Assessing adverse effects

Many of the adverse effects of AGS 2015 Beers Criteria medications can be subtle yet important. For example, AGS 2015 Beers Criteria medications may induce mild decreases in cognitive function that can affect daily functioning and quality of life or cause small changes in balance and gait stability that increase the risk of falls. These adverse events may not be recognized or reported by patients or their caregivers, or may be mistakenly attributed by patients, caregivers, or clinicians as symptoms of an underlying condition or simply a result of old age.[20-22] Careful inquiry is often necessary, coupled with attention to the adage that “any symptom in an older adult is a medication side effect until proven otherwise.” Often the only way to determine if an individual's symptoms are due to a drug is to withdraw the medication and see whether the symptoms improve, informally or as part of a more-systematic N-of-1 trial.[23]

How the AGS 2015 Beers Criteria fit into the larger picture of improving prescribing for older adults

Many serious adverse drug events in older adults are caused by medications not included in the Beers Criteria.[11] Common culprits such as warfarin are not listed as drugs to avoid in the AGS 2015 Beers Criteria because for many older adults their benefits outweigh their potential harms.[24] Nonetheless, attention to AGS 2015 Beers Criteria medications should not detract from closely monitoring and preventing adverse events from other high-risk medications. Similarly, attention to the AGS 2015 Beers Criteria should not detract from evaluating and addressing other concerns of fundamental importance including (but not limited to) medication reconciliation, medication adherence, unnecessary medication use, and underuse of potentially beneficial medications. Discussions about AGS 2015 Beers Criteria medications can be an excellent entrée to a broader discussion that addresses these other aspects of medication use.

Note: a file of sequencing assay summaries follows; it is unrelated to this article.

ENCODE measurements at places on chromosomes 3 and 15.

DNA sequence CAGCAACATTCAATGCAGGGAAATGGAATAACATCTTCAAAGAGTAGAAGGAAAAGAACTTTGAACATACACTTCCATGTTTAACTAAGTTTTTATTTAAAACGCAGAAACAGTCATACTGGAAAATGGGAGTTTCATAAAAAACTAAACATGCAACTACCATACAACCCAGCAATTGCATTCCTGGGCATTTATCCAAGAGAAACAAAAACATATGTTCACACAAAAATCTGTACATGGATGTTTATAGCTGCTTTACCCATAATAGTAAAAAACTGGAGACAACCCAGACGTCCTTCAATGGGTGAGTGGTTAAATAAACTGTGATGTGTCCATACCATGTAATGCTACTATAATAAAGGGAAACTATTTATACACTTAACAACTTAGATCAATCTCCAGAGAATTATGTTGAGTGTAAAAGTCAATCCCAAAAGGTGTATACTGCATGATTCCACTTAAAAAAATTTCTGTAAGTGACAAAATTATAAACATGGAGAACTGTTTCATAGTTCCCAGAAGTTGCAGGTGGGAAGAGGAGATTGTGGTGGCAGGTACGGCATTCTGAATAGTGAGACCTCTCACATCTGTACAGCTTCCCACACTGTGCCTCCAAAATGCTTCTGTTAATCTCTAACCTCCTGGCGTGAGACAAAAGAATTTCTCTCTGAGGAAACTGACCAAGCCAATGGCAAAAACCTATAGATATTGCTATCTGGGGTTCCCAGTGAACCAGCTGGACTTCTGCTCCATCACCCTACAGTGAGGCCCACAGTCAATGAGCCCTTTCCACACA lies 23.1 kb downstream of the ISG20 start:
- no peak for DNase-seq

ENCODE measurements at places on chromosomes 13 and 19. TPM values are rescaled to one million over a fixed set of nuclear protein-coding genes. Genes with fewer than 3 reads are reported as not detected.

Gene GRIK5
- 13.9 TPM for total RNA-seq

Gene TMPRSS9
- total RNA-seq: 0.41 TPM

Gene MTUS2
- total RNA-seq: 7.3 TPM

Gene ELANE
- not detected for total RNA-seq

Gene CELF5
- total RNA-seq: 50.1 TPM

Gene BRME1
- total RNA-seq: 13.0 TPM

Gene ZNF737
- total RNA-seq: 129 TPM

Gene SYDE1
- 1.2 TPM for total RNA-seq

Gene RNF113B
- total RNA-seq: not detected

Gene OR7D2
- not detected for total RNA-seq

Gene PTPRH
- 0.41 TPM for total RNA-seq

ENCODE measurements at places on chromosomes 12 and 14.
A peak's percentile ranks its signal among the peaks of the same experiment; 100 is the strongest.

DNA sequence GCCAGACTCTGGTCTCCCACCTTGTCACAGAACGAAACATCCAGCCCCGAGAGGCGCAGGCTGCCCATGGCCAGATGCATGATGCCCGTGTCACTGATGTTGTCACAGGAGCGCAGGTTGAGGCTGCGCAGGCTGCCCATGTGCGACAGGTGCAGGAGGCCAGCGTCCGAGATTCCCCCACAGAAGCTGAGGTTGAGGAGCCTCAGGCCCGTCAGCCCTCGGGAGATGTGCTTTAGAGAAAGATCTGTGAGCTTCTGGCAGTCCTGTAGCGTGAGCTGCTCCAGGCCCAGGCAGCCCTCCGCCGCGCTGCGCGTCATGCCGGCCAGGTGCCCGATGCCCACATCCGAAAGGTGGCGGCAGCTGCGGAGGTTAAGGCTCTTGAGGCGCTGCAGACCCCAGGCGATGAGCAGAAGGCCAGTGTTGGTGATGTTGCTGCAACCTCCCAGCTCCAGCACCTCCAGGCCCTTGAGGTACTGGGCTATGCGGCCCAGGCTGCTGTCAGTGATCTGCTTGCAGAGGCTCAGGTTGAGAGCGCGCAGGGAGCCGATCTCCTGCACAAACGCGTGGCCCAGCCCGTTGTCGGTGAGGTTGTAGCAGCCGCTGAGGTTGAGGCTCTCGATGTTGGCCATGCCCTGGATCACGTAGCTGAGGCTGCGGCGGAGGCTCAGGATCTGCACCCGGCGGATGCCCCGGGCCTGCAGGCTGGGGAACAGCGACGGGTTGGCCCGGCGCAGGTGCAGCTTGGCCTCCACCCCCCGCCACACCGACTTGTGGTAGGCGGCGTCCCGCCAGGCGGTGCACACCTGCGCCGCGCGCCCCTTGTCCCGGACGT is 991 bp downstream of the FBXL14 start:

The AGS 2015 Beers Criteria are complementary to other explicit criteria used to assess medication appropriateness, such as the Screening Tool of Older Persons’ potentially inappropriate Prescriptions (STOPP) criteria.[25-27] Similarly, the AGS 2015 Beers Criteria should be used to complement, rather than compete with, criteria that evaluate other domains of prescribing quality, for example the Screening Tool to Alert doctors to the Right Treatment (START) criteria, which evaluate underuse of potentially beneficial medications in older adults.[28] Finally, the AGS 2015 Beers Criteria focus on medications that are particularly problematic for older adults. Many medications that are problematic across the age spectrum are not included but merit close scrutiny as well.

Talking with patients and their caregivers about AGS 2015 Beers Criteria medications

The criteria can provide a useful tool for engaging individuals and caregivers in discussion about their medications. They can be used to start a larger conversation about effectiveness, adverse effects, cost, adherence, and goals of care for the person's entire medication regimen. They can also be a useful adjunct for helping physicians counsel people about stopping medications that appear on the list, particularly if they are reluctant to stop those medications.